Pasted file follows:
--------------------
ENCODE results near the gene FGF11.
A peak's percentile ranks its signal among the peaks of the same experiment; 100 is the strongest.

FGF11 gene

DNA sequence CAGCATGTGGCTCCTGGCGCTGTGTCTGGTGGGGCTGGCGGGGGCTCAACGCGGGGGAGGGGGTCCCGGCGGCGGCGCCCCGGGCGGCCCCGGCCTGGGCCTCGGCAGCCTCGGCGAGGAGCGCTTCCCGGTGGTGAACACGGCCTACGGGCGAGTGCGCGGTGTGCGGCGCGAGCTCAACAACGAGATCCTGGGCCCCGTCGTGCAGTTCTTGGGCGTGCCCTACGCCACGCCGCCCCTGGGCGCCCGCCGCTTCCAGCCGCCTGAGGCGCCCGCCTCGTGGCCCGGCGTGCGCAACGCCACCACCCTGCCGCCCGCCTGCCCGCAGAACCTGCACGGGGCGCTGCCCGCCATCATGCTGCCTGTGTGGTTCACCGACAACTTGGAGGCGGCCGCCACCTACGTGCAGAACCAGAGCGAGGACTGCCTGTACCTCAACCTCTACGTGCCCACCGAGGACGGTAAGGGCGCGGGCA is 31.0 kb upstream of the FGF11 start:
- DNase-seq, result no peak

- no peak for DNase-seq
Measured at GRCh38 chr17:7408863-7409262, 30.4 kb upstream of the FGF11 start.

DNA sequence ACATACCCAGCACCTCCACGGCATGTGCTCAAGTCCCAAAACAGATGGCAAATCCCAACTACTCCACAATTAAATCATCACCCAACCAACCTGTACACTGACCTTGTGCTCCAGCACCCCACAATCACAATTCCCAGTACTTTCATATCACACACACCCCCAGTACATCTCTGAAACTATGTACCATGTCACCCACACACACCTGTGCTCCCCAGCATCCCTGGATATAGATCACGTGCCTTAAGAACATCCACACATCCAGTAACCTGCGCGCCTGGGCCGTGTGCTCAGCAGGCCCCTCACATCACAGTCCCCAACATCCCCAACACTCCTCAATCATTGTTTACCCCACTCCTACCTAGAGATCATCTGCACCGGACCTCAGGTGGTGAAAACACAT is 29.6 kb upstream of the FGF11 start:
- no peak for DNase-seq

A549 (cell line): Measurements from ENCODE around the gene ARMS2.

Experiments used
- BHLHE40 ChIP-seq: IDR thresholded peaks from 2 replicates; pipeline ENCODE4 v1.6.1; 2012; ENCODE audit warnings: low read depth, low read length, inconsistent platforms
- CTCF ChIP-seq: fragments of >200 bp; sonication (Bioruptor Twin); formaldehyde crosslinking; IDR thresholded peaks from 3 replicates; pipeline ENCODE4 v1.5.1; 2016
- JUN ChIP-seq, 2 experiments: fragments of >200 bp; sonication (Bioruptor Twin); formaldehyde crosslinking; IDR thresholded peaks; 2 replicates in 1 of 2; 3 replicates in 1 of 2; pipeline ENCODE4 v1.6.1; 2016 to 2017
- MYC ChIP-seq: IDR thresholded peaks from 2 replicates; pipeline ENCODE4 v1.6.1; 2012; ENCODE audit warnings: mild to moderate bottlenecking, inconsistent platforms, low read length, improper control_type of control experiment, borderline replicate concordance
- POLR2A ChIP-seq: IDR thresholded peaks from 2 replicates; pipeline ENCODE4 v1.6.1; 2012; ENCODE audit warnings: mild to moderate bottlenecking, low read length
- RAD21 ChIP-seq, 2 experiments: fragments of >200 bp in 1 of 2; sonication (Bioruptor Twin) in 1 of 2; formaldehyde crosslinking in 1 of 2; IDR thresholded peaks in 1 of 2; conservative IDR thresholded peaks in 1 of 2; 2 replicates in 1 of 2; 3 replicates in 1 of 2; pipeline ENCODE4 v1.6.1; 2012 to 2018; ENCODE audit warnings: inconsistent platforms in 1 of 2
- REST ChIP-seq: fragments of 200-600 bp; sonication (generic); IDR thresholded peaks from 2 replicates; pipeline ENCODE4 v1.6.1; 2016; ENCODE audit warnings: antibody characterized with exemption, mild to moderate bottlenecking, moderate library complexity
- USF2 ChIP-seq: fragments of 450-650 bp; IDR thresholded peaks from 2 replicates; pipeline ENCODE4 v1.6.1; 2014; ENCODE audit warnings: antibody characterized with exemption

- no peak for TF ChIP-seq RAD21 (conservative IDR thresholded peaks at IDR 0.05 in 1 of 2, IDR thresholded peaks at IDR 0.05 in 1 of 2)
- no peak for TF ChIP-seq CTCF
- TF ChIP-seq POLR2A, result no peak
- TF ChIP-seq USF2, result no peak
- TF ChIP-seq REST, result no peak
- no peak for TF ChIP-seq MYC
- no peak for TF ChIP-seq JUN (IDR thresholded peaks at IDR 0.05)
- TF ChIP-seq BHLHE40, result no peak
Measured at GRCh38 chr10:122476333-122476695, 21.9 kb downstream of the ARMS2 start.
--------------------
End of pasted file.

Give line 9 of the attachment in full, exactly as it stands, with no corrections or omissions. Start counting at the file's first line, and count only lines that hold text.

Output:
- no peak for DNase-seq